This is a common cause of angst for final years approaching foundation training.
Essentially - Colloids (starch expanders designed to be 'like blood') vs Crystalloids are the two categories.
Colloids have gone out of fashion somewhat and so most requisites for doctors are to prescribe suitable crystalloid regimes. (Think of it as when you boil a bag of saline down you'd be left with 'crystals' of the salts!)
Colloids have an unfortunate proclivity for causing anaphylactoid reactions, they also 'don't really do what blood does' and so are often relegated to specific emergency situations.
If you are EVER prescribing colloids - think 'why am I doing this - is the patient very very hypotensive? Do they need something ELSE like ICU?' and ALWAYS consult a senior doctor - we do NOT use them routinely. You might even find they are not stocked on your ward. Enough said... multiple trials have found there were worse outcomes with colloid... but some more recent ones have found little to no difference in ICU patients. (see: Systematic Review and JAMA Trial RCT)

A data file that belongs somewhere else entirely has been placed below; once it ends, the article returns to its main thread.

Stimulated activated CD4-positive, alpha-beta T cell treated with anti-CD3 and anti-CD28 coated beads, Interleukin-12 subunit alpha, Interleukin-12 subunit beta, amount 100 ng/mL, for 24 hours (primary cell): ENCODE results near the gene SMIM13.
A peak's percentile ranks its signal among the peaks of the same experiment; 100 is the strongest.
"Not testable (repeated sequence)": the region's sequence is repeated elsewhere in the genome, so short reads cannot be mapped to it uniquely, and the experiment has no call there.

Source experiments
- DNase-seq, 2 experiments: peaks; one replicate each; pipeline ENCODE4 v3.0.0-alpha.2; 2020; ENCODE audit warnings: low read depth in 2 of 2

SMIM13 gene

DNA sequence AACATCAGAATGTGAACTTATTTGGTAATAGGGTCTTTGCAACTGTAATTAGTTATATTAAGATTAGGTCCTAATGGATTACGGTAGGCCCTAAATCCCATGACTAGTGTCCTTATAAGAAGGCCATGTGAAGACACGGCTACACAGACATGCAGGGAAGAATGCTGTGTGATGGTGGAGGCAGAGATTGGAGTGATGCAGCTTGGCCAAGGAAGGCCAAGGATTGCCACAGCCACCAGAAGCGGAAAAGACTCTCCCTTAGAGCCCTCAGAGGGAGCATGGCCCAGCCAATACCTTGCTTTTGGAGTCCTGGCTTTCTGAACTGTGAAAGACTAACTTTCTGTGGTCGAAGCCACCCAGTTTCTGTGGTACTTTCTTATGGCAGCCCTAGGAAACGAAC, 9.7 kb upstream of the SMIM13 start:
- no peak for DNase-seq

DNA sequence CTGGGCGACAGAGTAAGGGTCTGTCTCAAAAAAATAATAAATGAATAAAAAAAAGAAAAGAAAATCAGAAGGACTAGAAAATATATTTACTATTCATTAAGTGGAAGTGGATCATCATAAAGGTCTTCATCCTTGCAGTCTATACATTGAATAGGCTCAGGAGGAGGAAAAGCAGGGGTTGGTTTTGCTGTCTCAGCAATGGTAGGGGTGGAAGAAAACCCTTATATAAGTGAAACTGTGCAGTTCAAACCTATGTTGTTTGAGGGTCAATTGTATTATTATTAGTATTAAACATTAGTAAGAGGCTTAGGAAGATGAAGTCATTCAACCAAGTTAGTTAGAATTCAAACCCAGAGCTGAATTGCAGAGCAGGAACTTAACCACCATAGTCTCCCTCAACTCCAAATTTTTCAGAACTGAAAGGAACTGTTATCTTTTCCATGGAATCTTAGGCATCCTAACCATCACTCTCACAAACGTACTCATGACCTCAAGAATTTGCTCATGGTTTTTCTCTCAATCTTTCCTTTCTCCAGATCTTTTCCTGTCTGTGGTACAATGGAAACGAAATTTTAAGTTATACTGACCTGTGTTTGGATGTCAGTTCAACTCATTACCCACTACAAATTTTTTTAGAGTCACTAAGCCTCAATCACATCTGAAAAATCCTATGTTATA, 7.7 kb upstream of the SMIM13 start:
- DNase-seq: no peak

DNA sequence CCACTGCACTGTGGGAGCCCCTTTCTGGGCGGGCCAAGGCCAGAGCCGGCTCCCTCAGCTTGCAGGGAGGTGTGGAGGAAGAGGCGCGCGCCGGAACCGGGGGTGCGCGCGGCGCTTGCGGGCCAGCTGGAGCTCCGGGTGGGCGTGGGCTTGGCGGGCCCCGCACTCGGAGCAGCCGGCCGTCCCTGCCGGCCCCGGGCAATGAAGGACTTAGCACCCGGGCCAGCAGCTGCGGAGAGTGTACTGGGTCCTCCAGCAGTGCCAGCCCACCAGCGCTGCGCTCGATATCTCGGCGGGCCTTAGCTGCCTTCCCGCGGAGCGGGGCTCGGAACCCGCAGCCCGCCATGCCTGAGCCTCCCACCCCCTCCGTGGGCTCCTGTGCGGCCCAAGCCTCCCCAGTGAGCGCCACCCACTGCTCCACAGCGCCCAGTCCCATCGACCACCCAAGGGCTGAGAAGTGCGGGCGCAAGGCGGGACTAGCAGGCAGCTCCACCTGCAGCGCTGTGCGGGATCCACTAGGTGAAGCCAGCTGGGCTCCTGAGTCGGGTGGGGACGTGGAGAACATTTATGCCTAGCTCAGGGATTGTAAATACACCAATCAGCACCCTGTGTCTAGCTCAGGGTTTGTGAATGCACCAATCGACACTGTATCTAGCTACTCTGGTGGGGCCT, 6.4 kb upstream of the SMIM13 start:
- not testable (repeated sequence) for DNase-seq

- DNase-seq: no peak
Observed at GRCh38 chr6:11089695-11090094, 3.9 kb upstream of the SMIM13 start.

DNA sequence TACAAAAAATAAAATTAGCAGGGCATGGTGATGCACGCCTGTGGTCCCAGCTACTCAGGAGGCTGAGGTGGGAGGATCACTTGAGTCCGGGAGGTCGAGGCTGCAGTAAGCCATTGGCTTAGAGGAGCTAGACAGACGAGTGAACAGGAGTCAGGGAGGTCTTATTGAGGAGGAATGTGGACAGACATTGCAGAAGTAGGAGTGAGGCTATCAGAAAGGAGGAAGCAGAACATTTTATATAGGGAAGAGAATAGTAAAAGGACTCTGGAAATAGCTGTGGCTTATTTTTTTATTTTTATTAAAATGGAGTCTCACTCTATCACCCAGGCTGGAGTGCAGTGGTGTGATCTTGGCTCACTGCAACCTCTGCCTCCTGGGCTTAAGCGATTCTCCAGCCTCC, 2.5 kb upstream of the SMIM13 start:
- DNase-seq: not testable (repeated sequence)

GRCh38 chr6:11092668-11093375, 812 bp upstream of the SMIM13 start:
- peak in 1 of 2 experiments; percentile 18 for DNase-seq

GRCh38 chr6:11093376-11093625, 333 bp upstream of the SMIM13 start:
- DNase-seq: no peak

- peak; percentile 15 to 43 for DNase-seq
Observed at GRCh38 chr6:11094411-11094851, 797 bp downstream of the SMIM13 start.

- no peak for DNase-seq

Luckily for us - there are good guidelines from NICE about Maintenance Fluid Replacement IV in Medical Patients which ought to be followed. I really think it should be memorised - it's great for exams and in real life scenarios. This was published in 2013 so it's recent. See here: Entire Guidance (NICE)
You should know about... Hartmann's Solution, 0.9% Saline, 5% Dextrose (all the sugar in it is often metabolised first pass - 5g of glucose/100ml).
You must also be aware of potassium addition to solutions.
You must DEFINITELY be aware of hyponatraemia - Patients who cannot meet their daily needs of fluids and electrolytes through oral or enteral routes but are otherwise euvolaemic often need IV fluid therapy for maintenance. The most common complications of this therapy are hyponatraemia (if excessive IV water is administered), volume overload (if excessive sodium and water are administered) and volume depletion and/or acute kidney injury (if inadequate sodium and water are administered). There are no published trials considering what the optimal IV fluid regimen for maintenance is.
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